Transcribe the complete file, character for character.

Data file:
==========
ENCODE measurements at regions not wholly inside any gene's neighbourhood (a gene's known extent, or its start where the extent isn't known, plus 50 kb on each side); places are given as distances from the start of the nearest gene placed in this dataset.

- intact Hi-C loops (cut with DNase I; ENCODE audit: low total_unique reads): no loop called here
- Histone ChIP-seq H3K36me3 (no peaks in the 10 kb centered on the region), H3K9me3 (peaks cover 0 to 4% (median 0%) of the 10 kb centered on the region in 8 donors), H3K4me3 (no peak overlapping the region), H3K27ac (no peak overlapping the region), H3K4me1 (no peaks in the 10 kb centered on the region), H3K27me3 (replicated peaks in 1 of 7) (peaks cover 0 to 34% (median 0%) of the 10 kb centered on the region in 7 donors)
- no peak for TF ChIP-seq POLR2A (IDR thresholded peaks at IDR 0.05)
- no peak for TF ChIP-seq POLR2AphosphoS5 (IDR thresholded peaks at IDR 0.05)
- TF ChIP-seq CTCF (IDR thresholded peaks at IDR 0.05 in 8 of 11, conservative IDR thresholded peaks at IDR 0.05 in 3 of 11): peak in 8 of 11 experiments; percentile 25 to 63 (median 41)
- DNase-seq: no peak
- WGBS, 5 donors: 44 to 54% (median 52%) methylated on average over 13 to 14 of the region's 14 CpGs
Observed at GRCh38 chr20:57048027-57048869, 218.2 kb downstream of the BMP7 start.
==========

ENCODE measurements at regions not wholly inside any gene's neighbourhood (a gene's known extent, or its start where the extent isn't known, plus 50 kb on each side); places are given as distances from the start of the nearest gene placed in this dataset.

- intact Hi-C loops (cut with DNase I; ENCODE audit: low total_unique reads): no loop called here
- Histone ChIP-seq H3K36me3 (no peaks in the 10 kb centered on the region), H3K9me3 (peaks cover 0 to 4% (median 0%) of the 10 kb centered on the region in 8 donors), H3K4me3 (no peak overlapping the region), H3K27ac (no peak overlapping the region), H3K4me1 (no peaks in the 10 kb centered on the region), H3K27me3 (replicated peaks in 1 of 7) (peaks cover 0 to 34% (median 0%) of the 10 kb centered on the region in 7 donors)
- no peak for TF ChIP-seq POLR2A (IDR thresholded peaks at IDR 0.05)
- no peak for TF ChIP-seq POLR2AphosphoS5 (IDR thresholded peaks at IDR 0.05)
- TF ChIP-seq CTCF (IDR thresholded peaks at IDR 0.05 in 8 of 11, conservative IDR thresholded peaks at IDR 0.05 in 3 of 11): peak in 8 of 11 experiments; percentile 25 to 63 (median 41)
- DNase-seq: no peak
- WGBS, 5 donors: 44 to 54% (median 52%) methylated on average over 13 to 14 of the region's 14 CpGs
Observed at GRCh38 chr20:57048027-57048869, 218.2 kb downstream of the BMP7 start.